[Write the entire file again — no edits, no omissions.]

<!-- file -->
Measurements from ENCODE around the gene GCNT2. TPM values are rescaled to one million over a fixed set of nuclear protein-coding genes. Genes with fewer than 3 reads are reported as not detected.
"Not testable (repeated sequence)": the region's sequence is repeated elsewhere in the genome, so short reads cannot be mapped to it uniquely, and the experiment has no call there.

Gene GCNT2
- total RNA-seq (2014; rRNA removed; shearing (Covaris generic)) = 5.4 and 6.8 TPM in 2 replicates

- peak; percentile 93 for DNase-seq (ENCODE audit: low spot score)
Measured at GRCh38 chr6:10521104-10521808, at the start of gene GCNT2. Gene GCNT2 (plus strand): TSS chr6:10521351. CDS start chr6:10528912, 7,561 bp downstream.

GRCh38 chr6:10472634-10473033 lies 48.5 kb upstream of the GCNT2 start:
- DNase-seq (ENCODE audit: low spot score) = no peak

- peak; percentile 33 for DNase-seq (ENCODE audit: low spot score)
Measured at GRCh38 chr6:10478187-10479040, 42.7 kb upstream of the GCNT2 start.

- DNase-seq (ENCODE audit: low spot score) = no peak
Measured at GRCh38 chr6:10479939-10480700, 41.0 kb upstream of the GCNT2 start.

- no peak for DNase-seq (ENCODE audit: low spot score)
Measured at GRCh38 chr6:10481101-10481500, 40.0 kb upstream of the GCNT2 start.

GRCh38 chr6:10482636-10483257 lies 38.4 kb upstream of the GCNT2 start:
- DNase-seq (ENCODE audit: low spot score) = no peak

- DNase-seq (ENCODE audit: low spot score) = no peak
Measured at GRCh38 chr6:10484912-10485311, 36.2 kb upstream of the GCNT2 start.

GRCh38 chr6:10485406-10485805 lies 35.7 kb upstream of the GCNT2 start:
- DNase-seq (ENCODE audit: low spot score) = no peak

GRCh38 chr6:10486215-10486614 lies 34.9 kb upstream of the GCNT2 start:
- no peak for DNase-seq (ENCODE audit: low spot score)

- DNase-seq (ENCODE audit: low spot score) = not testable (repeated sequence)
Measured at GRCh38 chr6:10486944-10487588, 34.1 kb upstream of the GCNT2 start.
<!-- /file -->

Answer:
Measurements from ENCODE around the gene GCNT2. TPM values are rescaled to one million over a fixed set of nuclear protein-coding genes. Genes with fewer than 3 reads are reported as not detected.
"Not testable (repeated sequence)": the region's sequence is repeated elsewhere in the genome, so short reads cannot be mapped to it uniquely, and the experiment has no call there.

Gene GCNT2
- total RNA-seq (2014; rRNA removed; shearing (Covaris generic)) = 5.4 and 6.8 TPM in 2 replicates

- peak; percentile 93 for DNase-seq (ENCODE audit: low spot score)
Measured at GRCh38 chr6:10521104-10521808, at the start of gene GCNT2. Gene GCNT2 (plus strand): TSS chr6:10521351. CDS start chr6:10528912, 7,561 bp downstream.

GRCh38 chr6:10472634-10473033 lies 48.5 kb upstream of the GCNT2 start:
- DNase-seq (ENCODE audit: low spot score) = no peak

- peak; percentile 33 for DNase-seq (ENCODE audit: low spot score)
Measured at GRCh38 chr6:10478187-10479040, 42.7 kb upstream of the GCNT2 start.

- DNase-seq (ENCODE audit: low spot score) = no peak
Measured at GRCh38 chr6:10479939-10480700, 41.0 kb upstream of the GCNT2 start.

- no peak for DNase-seq (ENCODE audit: low spot score)
Measured at GRCh38 chr6:10481101-10481500, 40.0 kb upstream of the GCNT2 start.

GRCh38 chr6:10482636-10483257 lies 38.4 kb upstream of the GCNT2 start:
- DNase-seq (ENCODE audit: low spot score) = no peak

- DNase-seq (ENCODE audit: low spot score) = no peak
Measured at GRCh38 chr6:10484912-10485311, 36.2 kb upstream of the GCNT2 start.

GRCh38 chr6:10485406-10485805 lies 35.7 kb upstream of the GCNT2 start:
- DNase-seq (ENCODE audit: low spot score) = no peak

GRCh38 chr6:10486215-10486614 lies 34.9 kb upstream of the GCNT2 start:
- no peak for DNase-seq (ENCODE audit: low spot score)

- DNase-seq (ENCODE audit: low spot score) = not testable (repeated sequence)
Measured at GRCh38 chr6:10486944-10487588, 34.1 kb upstream of the GCNT2 start.